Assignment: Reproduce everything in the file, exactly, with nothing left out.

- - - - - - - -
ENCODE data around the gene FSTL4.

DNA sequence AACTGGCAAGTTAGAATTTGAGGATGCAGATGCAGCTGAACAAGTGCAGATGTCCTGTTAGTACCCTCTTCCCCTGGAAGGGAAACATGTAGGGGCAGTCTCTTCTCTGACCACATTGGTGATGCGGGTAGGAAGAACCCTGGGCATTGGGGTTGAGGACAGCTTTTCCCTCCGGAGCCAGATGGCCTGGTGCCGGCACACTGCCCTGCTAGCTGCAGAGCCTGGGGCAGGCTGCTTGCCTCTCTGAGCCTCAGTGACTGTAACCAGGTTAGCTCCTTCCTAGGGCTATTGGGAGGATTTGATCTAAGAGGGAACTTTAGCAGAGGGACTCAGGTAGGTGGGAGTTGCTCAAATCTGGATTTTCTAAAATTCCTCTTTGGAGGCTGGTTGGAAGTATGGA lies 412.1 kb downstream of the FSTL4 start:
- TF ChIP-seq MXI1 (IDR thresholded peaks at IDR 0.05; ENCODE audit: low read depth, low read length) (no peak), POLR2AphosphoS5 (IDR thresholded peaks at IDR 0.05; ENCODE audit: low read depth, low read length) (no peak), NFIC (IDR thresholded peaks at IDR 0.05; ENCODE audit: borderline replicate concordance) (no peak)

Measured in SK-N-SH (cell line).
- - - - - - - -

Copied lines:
ENCODE data around the gene FSTL4.

DNA sequence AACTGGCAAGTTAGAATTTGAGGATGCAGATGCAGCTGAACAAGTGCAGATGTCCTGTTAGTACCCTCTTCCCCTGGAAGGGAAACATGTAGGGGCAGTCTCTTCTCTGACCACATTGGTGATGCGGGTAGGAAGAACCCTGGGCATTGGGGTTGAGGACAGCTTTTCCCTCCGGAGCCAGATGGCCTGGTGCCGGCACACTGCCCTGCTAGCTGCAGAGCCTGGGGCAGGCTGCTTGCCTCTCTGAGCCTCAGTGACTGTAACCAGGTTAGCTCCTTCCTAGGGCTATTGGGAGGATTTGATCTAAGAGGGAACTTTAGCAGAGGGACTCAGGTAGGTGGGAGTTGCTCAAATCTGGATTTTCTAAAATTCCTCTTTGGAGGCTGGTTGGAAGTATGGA lies 412.1 kb downstream of the FSTL4 start:
- TF ChIP-seq MXI1 (IDR thresholded peaks at IDR 0.05; ENCODE audit: low read depth, low read length) (no peak), POLR2AphosphoS5 (IDR thresholded peaks at IDR 0.05; ENCODE audit: low read depth, low read length) (no peak), NFIC (IDR thresholded peaks at IDR 0.05; ENCODE audit: borderline replicate concordance) (no peak)

Measured in SK-N-SH (cell line).